What it seems like to me is that this ending was planned by the countries that have the money, power, and wealth without properly consulting the other parties involved. There were around 119 heads of state at this conference yet this new deal was brokered by just 5. How is that equitable when those who were not consulted are going to be the countries that are entirely destroyed from the impacts of climate change in less than 100 years?
Adding to my frustration is that on the final day of the talks there were several draft texts floating around between the parties, and I don’t feel as though the small island, African, and other less prominent countries around the world have the man power or resources to keep up with all the changes. Reading and understanding those texts fully (I heard they can be around 40 pages long) is key in policy, because every way a word is used, or a sentence is phrased, is crucial in the meaning of the statement.
It doesn’t help my frustration that all the non-government organizations were restricted access (basically kicked out) when all this is going down. The activists and youth would have been there if they could have been. These delegates were crucial in assisting and supporting the marginalized parties, yet UN proceedings prevented that.
While the conference has not completely ended, it is clear that the text that the US has agreed upon will not curb the devastating effects of climate change. The AP is reporting that an Obama administrator said that the agreement requires each country to list the actions they will take to cut global pollution by specific amounts. It also includes a mechanism to help poor countries prepare for climate change by giving them billions of dollars. (which will probably end up going through the World Bank anyways, which presents a whole new level of problems)
The developing world needs more money to combat what the developed world has done to them, and this agreement simply won’t go far in remedying the problem, but at least it is a start and Obama being here did bring US news agencies attention to climate change, which educates the public, and makes polices to curb US energy use politically feasible in the US. Once this happens, we can help, along with the rest of the global community provide more money, technology, and sustainable growth to the people who need it most.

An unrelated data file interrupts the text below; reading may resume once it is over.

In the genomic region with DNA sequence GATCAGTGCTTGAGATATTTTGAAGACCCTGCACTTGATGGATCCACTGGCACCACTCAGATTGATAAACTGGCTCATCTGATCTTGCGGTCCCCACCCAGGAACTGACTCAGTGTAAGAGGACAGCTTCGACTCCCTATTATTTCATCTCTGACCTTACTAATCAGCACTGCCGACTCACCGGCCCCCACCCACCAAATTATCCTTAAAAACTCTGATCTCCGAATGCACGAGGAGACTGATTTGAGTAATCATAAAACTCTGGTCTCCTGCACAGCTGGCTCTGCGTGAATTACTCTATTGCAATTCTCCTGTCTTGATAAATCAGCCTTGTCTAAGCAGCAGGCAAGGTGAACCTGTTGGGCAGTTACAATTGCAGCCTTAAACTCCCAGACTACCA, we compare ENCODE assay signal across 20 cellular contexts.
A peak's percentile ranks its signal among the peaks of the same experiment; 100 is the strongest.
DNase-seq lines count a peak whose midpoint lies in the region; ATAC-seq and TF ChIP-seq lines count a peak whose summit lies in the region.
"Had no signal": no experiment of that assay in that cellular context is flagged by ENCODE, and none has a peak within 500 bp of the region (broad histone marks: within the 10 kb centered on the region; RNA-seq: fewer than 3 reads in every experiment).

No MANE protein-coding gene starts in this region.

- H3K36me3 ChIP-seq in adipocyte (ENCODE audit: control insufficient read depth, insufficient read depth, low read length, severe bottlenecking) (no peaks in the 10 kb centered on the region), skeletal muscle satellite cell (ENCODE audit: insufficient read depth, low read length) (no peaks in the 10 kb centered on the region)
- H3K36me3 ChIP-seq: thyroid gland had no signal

Most of our class has expressed interest in traveling to COP16, next year in Mexico City, which will be cheaper, warmer, and closer than Copenhagen and we will keep on trying to get climate change on the political agenda back home.
Barack Obama gave a pretty stern speech to other leaders at the UN climate summit in Copenhagen a few minutes ago.
Unfortunately, he yielded no ground that would make a fair, ambitious, and binding deal forthcoming from the deliberations over the last two weeks.
The main sticking point for Obama is Chinese resistance to agree to any specific cuts that will be verifiable to an international body.
Chinese Premier Wen Jiabao preceded Obama and basically said that China will make cuts from business as usual, and that they should be taken at their word.
President Lula de Silva of Brazil was sandwiched in between Obama and Wen and was quite impassioned in expressing frustration about the little progress seen thus far. As a way to show constructive action, Lula even indicated that Brazil would provide financial assistance to low income countries to develop in a low-carbon manner–a move unprecedented given Brazil’s position as a developing country itself.
These early speeches continue to dim the hope that anything substantive will come out of the negotiations
Negotiators in a key sub-group of the UN climate negotiations in Copenhagen worked through the early morning today which culminated in the release of a draft text that is supposed to serve as the basis of an agreement for world leaders to sign when they arrive here on Friday.
As the iteration which appeared on Saturday, the latest text makes little progress on key issues of mitigation for developed and developing countries while saying little about financing schemes for developing countries to adapt to climate change and shift to low-carbon technologies .
The consequence is that the high-level ministers will now have to get involved in the heavy lifting aspect of the negotiating process if any sort of agreement is to be signed by world leaders on Friday.
In other developments, Senator John Kerry addressed the conference in what amounted to a campaign speech for the US position. My impression has been that Kerry has a lot of respect amongst delegates for his long-standing interest in the climate change issue. However, his speech was a bit troubling for the negotiations.
He spent quite a bit of time dispelling climate skeptics–which was clearly geared towards domestic consumption. When you’ve been at a climate change conference in Europe for over a week, it is pretty easy to forget that skeptics actually exist! His impassioned plea for following the science wasn’t really needed inside the COP, so what it told me is that his Senate bill must be in at least a little trouble–although he equally forcefully said at the end of his speech that the US would pass climate legislation by the end of next year, with the Senate taking up the issue in the spring.
I would have to concur with Tan Copsey at China Dialogue, that the most troubling part of his speech were lightly veiled attacks at the Chinese position in the talks. He expressed a bit of protectionism by talking about “dumping high carbon” products into the US market. Additionally, he focused heavily on the idea that countries must have “measurable, reportable, and verifiable” emissions targets.